Under the federal REAL ID Act, beginning January 22, 2018, residents in states which have not come into compliance with federal requirements or obtained an extension will need to show an alternative form of identification such as a passport at airports and when accessing federal buildings and military bases. Penn DOT anticipates the U.S. Department of Homeland Security will continue to issue extensions to Pennsylvania until REAL ID products are available for residents. Under SB 133, no Pennsylvania resident will be required to get a REAL ID-compliant driver license or identification card, but residents who choose to do so will be able to use those forms of identification when the new federal requirements go into effect.

System, building infrastructure and process changes will be necessary for Pennsylvania to issue REAL ID-compliant products. Work will begin immediately and Penn DOT estimates REAL ID compliant driver licenses and identification cards will be available by March 2019. This will allow ample time for customers who want a REAL ID product to get one before the final DHS effective date of October 1, 2020.

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DO YOU OWE THE FEDERAL GOVERNMENT MONEY?

Congress passed legislation requiring the IRS to use private collection agencies to assist in collecting certain overdue tax accounts. The law does include strong protection of taxpayer rights and the taxpayer’s privacy must be fully maintained. Confidentiality requirements and restrictions required by law will be strictly enforced. If the taxpayer does not wish to work with an assigned private collection agency to settle their overdue tax account, they must submit a request in writing to the private collection agency. The Private Agencies cannot take any type of enforcement action against you to collect this debt; like filing a Federal Tax Lien or issuing a levy. Remember the IRS does have the legal authority to take these types of enforcement actions to collect an overdue account.

How will you know if your account was turned over to one of the Private Agencies? You will first receive a notice from IRS stating your overdue account was assigned to a private collection agency. You will then receive a notice from the private collection agency. You need to save both of these notices. Because of identity theft issues the notices will include numbers which both you and the private collection agency will use to identity each other. The four Private Collection Agencies selected are; CBE Group, Conserve, Performant, and Pioneer. If you are one of our clients the most important item to remember is if you receive the notice from IRS, you contact us.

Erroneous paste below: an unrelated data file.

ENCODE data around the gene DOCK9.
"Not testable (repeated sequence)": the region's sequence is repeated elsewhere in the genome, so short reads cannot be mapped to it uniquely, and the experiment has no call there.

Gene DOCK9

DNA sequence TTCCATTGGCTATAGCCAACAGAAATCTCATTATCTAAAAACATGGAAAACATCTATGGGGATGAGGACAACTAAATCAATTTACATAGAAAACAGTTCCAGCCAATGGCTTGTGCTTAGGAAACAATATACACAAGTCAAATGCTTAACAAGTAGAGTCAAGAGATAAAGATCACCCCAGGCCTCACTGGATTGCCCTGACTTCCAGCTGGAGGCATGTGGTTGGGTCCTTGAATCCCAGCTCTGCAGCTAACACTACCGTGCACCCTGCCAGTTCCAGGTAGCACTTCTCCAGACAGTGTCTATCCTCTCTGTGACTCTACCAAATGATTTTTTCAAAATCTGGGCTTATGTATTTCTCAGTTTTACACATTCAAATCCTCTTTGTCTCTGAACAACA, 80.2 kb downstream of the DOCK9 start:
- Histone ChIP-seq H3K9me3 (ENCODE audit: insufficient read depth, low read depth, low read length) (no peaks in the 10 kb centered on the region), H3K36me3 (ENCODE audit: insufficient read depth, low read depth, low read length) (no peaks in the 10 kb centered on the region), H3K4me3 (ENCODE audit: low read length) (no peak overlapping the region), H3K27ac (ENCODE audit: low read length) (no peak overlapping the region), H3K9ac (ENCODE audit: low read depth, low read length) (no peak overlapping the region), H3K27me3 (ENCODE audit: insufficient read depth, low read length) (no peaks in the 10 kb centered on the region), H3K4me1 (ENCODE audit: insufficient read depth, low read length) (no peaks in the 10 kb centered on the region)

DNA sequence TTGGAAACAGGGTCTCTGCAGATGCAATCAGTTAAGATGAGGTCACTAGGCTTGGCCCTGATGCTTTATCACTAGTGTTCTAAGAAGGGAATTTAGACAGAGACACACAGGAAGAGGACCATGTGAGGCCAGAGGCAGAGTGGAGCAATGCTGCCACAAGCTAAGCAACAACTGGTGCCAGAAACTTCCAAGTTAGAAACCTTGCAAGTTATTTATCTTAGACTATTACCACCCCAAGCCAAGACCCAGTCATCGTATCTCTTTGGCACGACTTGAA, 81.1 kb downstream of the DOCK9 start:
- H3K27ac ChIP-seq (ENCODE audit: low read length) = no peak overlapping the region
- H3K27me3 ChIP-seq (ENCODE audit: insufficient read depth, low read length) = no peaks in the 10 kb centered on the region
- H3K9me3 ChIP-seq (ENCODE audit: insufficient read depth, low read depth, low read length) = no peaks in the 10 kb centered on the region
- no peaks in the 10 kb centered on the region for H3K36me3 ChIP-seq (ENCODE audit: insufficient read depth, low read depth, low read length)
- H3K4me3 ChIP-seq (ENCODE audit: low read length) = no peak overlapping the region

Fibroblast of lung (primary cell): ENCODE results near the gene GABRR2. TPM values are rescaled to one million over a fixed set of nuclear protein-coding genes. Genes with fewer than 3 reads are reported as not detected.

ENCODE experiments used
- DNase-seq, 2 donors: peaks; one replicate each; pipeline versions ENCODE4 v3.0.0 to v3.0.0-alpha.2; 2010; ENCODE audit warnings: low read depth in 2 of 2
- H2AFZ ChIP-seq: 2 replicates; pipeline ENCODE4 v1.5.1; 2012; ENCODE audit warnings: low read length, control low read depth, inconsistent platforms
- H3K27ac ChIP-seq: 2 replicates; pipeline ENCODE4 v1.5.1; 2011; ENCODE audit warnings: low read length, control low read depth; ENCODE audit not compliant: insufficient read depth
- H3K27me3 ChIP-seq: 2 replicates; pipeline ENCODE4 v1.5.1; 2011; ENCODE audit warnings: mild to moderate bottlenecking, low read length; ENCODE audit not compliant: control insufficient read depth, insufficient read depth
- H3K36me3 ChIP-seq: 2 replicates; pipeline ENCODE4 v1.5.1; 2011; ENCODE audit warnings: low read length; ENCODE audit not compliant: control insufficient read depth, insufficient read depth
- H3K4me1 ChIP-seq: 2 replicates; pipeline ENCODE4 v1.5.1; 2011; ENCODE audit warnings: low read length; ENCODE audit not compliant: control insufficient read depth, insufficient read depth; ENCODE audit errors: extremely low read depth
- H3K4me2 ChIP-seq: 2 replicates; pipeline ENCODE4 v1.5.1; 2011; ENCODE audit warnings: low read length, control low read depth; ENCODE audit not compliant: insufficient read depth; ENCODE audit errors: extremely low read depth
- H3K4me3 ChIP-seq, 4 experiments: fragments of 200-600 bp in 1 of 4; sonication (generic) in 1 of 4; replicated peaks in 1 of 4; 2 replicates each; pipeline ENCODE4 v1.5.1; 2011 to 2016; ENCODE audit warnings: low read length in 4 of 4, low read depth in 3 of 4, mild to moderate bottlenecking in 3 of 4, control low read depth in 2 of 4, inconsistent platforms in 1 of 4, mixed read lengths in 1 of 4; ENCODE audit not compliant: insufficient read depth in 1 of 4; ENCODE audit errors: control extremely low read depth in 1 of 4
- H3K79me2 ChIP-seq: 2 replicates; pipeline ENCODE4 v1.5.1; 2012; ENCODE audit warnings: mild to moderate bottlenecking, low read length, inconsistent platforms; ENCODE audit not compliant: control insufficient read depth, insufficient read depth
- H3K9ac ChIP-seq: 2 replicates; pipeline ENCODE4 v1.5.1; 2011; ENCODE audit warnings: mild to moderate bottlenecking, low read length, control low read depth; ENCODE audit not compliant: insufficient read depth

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TUITION (FORM 1098-T) AND BILLING STATEMENTS

If you have a child attending college we will need the 1098T from the college (this will be in your child’s name). We will also need the tuition and fees billing statements from the college for the full calendar year.  We want to be sure we are not missing any qualified expenses. You may have to go on the school’s web site to retrieve the billing statements.  The information will most likely be in the student’s name.  The student most likely will have access to this information.  Tax preparers are mandated by IRS to verify the numbers we enter on your return.  The only way for us to verify this information is to review the billing account statement for the calendar and Form 1098T.

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BEFORE BAD WEATHER AND DISASTER STRIKES – BE PREPARED!

Being prepared for the worst is always a good idea. Your plan shouldn’t only include bottled water, batteries and candles— but also your financial and family documents. While putting together your emergency kit, don’t neglect your financial kit:

  • Store copies of important documents either in a safety deposit box at the bank or in a weather-proof box at home.
  • Another option would be to put PDF copies on a password-protected USB drive or in cloud storage.
  • Have accessible copies of insurance documents and contacts, bank statements, credit card bills, family records (birth, marriage, and death certificates), photocopies of credit and identification cards (e.g., passports, driver’s licenses), all tax records and any supporting documents.
  • Take inventory of your home (and business) by photographing or videotaping all of the items inside and out. When taking inventory, also make it a habit to back up your computer, especially if you store important documents and pictures on it.